Right of Way at Intersections: Who Goes First and When to YieldUpdated Sept. 29, 2020
Intersections are formed where two or more roadways intersect. As this brings conflicting streams of traffic together, drivers using an intersection must rely on right-of-way laws to determine who goes first. Depending on the type of intersection you are dealing with, there may also be traffic control devices such as road signs or traffic lights present to keep traffic moving in a safe and coordinated fashion.
- Preparing to use an intersection
- Uncontrolled intersection right-of-way
- Right-of-way when turning left
- Right-of-way on single- or two-lane roads
- Right-of-way on T-intersections
- Right-of-way on unpaved roads
- Right-of-way on driveways and private roads
- Controlled intersection right-of-way
- Intersections with a stop sign
- Four-way stop right-of-way
- Right-of-way at yield signs
- Right-of-way at traffic lights
Even on fully-controlled intersections which utilize these devices, right-of-way traffic laws will play a part in maintaining order. Nowhere are drivers more at risk, than when merging into a gap in traffic or crossing a conflicting stream of traffic. Both these maneuvers frequently occur at intersections. To choose a safe path through an intersection, motorists must understand right-of-way rules and learn to accurately judge the speed and location of other vehicles.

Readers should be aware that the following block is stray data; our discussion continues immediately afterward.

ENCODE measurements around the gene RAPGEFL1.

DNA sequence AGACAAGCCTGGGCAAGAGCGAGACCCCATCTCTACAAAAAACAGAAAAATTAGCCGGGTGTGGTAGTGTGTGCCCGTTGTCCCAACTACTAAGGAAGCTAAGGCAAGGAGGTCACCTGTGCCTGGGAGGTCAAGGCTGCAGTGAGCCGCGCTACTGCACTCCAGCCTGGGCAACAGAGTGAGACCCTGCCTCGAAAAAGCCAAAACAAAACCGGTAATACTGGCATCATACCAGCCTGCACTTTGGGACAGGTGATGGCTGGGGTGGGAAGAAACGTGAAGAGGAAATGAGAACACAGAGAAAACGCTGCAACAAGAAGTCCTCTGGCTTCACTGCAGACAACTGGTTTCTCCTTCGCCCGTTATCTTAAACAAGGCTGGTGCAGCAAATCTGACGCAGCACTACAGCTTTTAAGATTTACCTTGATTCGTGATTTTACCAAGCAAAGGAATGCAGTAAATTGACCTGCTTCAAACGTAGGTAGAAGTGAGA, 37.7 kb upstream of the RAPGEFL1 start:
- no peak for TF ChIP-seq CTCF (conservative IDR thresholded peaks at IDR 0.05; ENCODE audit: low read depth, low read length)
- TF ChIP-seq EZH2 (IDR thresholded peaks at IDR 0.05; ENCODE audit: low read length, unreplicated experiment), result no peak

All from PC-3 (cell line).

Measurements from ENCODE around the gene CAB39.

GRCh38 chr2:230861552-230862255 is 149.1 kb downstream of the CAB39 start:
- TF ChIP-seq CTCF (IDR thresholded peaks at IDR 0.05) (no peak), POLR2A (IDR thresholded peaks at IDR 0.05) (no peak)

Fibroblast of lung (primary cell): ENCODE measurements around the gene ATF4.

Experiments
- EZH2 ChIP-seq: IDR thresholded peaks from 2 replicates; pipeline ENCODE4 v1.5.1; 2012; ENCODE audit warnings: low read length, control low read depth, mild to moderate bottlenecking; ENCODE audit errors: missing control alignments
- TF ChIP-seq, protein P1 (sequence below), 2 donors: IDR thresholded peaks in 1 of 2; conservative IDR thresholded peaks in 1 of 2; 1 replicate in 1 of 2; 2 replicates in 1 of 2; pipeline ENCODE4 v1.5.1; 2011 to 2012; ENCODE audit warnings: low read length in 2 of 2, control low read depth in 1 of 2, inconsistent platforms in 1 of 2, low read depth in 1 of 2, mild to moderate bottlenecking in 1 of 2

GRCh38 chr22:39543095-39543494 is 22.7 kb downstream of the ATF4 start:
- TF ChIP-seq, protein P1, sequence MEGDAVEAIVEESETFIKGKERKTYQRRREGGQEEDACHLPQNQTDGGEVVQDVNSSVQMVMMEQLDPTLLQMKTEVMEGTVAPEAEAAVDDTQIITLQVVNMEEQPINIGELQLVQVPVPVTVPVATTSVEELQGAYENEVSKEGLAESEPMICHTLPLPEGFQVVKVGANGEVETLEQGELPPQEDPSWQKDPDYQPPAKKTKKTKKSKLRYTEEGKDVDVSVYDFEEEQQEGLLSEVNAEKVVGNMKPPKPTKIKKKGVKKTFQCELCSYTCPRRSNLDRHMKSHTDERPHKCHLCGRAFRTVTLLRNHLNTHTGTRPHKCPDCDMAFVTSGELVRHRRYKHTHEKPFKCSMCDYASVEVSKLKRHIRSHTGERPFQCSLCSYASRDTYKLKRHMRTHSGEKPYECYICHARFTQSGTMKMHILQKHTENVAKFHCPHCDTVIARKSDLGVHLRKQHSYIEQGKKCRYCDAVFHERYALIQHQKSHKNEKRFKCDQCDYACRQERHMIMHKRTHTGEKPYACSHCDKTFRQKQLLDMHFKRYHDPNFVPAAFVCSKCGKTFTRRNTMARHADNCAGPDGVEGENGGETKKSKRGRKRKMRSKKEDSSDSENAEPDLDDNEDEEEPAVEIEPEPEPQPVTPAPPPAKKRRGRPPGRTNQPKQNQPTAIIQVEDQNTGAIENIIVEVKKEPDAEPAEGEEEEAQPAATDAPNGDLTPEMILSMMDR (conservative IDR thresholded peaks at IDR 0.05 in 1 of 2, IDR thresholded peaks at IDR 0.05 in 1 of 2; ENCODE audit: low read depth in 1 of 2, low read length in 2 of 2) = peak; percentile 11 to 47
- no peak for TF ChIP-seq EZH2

Preparing to use an intersection
Motorists preparing to drive through an intersection must consider various factors when determining who has right-of-way. Begin by establishing which lane you need to be in for your desired course of travel and merge into that lane as soon as possible. Then, scan the roadway around the intersection to answer the following questions:
Are there traffic control devices at the intersection? If so, these will determine the order in which different streams of traffic may enter the intersection.
Are there any dedicated lanes? If you wish to turn, merging into a protected turn lane will minimize the potential for right-of-way conflicts.
Can you see all entrances and roads feeding into the intersection clearly? You may mistakenly think you are clear to move through the intersection if conflicting traffic is obscured by an obstacle.
How busy is the roadway? Vehicles to your front present the biggest hazard when approaching an intersection. Maintain a safe following distance in case vehicles ahead of you must slow down or stop at the intersection.
Uncontrolled intersection right-of-way
When there are no traffic lights or road signs controlling an intersection, drivers have only their knowledge of right-of-way rules to guide them. The following sections will talk you through the main rules to remember when establishing right-of-way without support from traffic control devices.